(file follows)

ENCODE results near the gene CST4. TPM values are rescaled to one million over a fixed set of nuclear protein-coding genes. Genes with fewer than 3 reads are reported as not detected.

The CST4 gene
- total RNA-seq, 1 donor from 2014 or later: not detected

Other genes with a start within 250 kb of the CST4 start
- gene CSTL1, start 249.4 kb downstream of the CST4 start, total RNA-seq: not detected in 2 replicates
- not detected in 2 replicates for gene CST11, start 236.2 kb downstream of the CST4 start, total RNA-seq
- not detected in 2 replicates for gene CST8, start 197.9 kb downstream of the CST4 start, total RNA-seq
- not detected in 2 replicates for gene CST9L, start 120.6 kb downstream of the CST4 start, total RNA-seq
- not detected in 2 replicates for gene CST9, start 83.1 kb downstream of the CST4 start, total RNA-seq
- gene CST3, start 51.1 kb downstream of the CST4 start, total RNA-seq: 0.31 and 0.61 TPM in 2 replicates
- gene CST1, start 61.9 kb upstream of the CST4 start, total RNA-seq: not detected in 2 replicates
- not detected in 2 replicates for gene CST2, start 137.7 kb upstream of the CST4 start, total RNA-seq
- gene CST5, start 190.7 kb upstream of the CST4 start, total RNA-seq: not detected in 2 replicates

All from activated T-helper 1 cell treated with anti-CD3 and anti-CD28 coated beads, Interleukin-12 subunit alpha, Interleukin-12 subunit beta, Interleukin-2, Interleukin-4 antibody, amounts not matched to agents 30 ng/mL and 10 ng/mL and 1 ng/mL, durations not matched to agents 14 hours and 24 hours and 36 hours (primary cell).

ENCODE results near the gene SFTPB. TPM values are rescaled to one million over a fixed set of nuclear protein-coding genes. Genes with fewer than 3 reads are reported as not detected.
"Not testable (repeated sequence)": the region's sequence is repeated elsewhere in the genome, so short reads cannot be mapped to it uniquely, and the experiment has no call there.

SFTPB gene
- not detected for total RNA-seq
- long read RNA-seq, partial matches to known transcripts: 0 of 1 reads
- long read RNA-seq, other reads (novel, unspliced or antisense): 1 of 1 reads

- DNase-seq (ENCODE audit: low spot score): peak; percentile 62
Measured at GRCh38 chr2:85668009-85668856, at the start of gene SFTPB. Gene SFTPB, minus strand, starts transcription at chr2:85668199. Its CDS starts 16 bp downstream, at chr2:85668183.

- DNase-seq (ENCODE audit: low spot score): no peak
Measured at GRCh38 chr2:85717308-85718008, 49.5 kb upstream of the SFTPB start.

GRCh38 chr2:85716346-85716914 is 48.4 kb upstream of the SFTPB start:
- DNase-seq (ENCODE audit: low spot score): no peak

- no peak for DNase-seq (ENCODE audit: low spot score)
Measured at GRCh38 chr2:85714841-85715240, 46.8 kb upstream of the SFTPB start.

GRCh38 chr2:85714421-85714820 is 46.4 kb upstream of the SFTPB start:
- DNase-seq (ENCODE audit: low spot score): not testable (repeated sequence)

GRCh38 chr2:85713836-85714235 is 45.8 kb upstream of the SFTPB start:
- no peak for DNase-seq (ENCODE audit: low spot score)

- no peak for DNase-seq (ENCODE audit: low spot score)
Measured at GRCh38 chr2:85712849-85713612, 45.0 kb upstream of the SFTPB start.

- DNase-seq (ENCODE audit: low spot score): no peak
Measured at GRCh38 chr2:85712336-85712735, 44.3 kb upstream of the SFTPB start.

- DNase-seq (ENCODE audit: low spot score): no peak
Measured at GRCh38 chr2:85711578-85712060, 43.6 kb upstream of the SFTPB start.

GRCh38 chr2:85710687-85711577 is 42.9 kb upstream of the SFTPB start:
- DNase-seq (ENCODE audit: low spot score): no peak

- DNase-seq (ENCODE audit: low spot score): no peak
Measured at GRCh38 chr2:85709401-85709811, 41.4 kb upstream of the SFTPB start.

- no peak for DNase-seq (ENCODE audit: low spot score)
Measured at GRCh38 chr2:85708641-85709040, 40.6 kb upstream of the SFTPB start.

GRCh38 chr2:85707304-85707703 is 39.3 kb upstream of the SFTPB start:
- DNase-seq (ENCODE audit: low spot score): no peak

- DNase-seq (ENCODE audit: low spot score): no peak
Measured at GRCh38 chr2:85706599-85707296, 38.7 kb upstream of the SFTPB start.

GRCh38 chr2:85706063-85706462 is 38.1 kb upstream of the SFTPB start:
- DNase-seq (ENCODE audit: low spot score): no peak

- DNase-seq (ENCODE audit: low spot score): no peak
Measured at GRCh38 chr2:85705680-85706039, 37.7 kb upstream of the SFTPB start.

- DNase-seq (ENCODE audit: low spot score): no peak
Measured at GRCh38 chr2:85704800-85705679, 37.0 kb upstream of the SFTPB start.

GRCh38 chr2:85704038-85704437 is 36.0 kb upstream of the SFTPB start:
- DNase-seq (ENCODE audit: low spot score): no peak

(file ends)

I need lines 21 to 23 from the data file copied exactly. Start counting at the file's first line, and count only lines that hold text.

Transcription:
- DNase-seq (ENCODE audit: low spot score): peak; percentile 62
Measured at GRCh38 chr2:85668009-85668856, at the start of gene SFTPB. Gene SFTPB, minus strand, starts transcription at chr2:85668199. Its CDS starts 16 bp downstream, at chr2:85668183.

- DNase-seq (ENCODE audit: low spot score): no peak